Undrafted rookies face an uphill battle for a roster spot each day of training camp, making every single practice a fight for their football lives.
So when an undrafted rookie goes down with an injury and misses significant practice time, it's easy for him to fall off the coaching staff's radar, and easier yet to get cut come decision time.
Running back Arliss Beach was afraid he might be one of those easy decisions. Signed by the Packers in May as a rookie free agent out of Kentucky, Beach sustained a concussion on the third day of training camp in a violent collision with rookie linebacker Abdul Hodge in a blitz pickup drill.
He missed seven days of practice, including the Family Night scrimmage, and wasn't much of a thought while veteran backs like Ahman Green and Najeh Davenport were returning from injuries. At one of the most competitive positions on the roster, Beach knew he had to get out of the training room and back onto the field, pronto.
"From all the players I talked to, they say, 'You can't make the club in the tub,'" Beach said. "I was really nervous about that because you don't get to show what you've got. It puts you in a tough position."
But remarkably, Beach has beaten the odds just to get himself back in the running for a roster spot. He capped off a strong week of practice last week by rushing nine times for 50 yards against Atlanta last Saturday. He just missed a fourth-quarter touchdown, getting stopped for no gain when he tried to leap over the pile at the goal line.
"We like his attitude and his mental tougnenss and he's just naturally a tough guy," running backs coach Edgar Bennett said. "Without a doubt he has come on strong the last few weeks of practice, and we hope he can continue to play at that level."
Beach was particularly effective in getting the Packers out of a field-position hole late in the Falcons game. With Green Bay backed up to its 2-yard line, Beach carried five straight times for 41 yards, including his game-best 19-yard run in which he showed a higher gear that complements the power in his 5-foot-10, 219-pound frame.
But it wasn't the physical tools that allowed Beach to make up for the time lost to the concussion. It was his approach to the mental side, studying the playbook and displaying mistake-free execution once he was back on the practice field.
"They're big on not making mistakes, and that's where I try my best," Beach said. "Knowing what I'm doing, knowing what the people around me are doing, showing that I'm going to run hard, I'm going to stick my face in there to block somebody, doing anything I can, ... work hard on special teams, anything I can to get on the field."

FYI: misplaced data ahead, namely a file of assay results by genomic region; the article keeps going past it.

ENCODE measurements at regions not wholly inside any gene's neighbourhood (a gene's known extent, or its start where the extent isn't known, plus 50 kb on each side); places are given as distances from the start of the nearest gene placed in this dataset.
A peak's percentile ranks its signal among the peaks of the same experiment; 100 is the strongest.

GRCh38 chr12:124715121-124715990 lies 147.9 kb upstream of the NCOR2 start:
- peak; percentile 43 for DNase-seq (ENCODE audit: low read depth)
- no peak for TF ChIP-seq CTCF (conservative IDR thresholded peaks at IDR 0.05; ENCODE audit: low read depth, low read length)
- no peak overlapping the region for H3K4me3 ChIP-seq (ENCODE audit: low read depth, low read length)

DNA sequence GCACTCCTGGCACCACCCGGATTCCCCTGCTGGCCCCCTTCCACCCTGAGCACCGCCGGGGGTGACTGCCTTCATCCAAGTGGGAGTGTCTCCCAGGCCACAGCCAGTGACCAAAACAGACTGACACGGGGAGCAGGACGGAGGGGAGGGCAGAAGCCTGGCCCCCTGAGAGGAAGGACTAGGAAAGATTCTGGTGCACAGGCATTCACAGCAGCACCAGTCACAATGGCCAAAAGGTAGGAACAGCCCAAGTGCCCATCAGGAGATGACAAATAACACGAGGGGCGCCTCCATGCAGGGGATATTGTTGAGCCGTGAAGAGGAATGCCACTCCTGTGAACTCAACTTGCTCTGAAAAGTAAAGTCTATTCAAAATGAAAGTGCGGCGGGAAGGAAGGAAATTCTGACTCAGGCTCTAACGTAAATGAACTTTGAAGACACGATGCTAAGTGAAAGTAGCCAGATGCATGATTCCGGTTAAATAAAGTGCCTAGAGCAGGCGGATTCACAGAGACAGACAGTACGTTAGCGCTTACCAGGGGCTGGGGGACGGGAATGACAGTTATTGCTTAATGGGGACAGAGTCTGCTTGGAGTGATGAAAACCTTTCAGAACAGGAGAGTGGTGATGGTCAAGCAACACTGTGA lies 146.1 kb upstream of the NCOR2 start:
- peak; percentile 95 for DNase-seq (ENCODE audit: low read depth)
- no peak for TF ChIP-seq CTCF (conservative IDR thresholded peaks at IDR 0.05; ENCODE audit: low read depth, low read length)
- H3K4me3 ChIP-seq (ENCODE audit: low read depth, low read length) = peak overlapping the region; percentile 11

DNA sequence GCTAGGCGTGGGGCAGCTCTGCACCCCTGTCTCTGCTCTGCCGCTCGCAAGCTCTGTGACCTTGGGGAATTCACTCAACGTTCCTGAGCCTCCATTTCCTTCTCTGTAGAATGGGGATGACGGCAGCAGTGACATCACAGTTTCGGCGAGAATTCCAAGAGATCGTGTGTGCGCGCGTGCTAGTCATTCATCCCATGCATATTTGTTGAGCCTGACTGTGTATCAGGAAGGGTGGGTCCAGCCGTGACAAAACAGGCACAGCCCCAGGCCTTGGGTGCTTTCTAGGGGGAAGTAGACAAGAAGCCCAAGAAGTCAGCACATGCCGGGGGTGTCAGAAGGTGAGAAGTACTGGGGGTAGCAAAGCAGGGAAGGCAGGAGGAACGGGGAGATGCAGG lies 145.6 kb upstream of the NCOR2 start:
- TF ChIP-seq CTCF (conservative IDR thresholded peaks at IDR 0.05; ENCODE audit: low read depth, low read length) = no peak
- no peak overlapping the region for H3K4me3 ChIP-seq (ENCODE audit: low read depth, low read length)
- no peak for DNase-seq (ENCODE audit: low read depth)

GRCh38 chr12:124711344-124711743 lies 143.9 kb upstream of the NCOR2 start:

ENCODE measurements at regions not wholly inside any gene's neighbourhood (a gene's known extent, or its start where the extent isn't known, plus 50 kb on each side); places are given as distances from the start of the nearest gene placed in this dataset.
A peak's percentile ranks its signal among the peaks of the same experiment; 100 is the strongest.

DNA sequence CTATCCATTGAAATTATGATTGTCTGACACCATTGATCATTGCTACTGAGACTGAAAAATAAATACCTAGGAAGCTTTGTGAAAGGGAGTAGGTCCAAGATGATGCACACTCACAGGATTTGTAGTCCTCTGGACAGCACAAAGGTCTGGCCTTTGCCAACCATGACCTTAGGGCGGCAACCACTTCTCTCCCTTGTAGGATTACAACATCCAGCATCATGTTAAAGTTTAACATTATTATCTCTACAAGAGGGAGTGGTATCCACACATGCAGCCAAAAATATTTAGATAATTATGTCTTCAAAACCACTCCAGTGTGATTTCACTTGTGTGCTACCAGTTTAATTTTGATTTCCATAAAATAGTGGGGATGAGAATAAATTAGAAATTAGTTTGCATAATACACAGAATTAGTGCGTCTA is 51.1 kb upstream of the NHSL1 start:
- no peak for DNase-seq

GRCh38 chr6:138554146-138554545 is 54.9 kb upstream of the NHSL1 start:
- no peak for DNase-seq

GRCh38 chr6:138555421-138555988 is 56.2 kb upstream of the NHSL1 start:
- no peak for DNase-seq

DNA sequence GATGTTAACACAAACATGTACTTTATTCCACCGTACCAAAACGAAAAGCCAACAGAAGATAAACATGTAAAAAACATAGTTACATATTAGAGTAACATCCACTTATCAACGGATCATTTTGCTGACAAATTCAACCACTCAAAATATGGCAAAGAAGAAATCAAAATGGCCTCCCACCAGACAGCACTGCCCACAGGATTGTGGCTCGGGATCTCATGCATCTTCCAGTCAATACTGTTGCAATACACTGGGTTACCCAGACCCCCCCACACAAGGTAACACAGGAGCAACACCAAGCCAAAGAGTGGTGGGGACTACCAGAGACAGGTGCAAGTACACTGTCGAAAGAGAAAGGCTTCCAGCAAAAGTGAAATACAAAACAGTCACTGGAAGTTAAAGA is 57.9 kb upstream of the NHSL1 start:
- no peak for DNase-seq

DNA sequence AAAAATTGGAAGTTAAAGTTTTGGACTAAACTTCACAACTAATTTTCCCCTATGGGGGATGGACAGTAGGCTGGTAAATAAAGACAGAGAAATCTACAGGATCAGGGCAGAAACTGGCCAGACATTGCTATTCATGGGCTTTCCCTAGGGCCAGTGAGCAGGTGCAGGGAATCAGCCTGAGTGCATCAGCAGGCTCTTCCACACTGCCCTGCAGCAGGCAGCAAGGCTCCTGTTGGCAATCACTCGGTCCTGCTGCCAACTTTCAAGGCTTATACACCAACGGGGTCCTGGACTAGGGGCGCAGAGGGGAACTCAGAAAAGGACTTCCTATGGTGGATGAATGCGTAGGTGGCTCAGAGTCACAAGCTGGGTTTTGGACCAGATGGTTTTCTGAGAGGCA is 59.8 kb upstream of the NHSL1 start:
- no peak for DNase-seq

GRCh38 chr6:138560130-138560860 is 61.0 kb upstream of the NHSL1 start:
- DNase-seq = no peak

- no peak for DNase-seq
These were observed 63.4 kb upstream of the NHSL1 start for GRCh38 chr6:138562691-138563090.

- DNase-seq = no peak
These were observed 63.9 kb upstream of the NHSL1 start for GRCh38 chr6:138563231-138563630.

Beach is expected to get a look as a kickoff returner on Monday night in Cincinnati, and he's been working on special teams coverage units regularly as well.
It's virtually a requirement in the NFL to show contributions on special teams in order to make the roster as a backup, and that's especially true for a player third or fourth on the depth chart at a position that generally features one guy on gameday.
"If you're going to play running back here, and you're not the guy, you have to be a core member of special teams, and a core member as far as productive, being there day in and day out, making plays on special teams and helping us win football games," Bennett said. "He's definitely a guy who can step up and be a big part of that."
Beach planned on being a big part of Kentucky's offense in college, but after a promising start to his career there, some injuries and a new coaching staff that brought in a new system limited Beach's opportunities.
He had a backup plan to finish school and look for a coaching job if nothing worked out in football, but he trained hard for Kentucky's pro day and had a strong workout that helped him get the attention of some scouts, including the Packers'.
Beach doesn't have much to show statistically for his college career (226 rushes, 951 yards, 14 TD; 25 receptions, 194 yards), but one noticeable number is his zero fumbles in 251 total touches at Kentucky.
"My coach in college said, 'Ball security is job security,'" he said. "If you can hold onto the ball, that's one step up. Who can you rely on if you're fumbling? I really take pride in that."
He'll have plenty to be proud of should he earn a roster spot after the final two preseason games. Beach admits he looked at himself as an NFL longshot when he left Kentucky, and he became an even longer-shot when he got hurt.
This week in practice he has worn a red no-contact jersey because of shoulder tendinitis, but he says he'll be fine. His backup plan is still in place, but at least now he's clearly not the easy decision many in his circumstances become.
"He was fortunate when he was able to get back in there he made the most of his opportunity, and it's starting to show up on the field," Bennett said. "The kid is coming on pretty strong. He's a hard-nosed downhill runner with quick feet. He can do some things for us."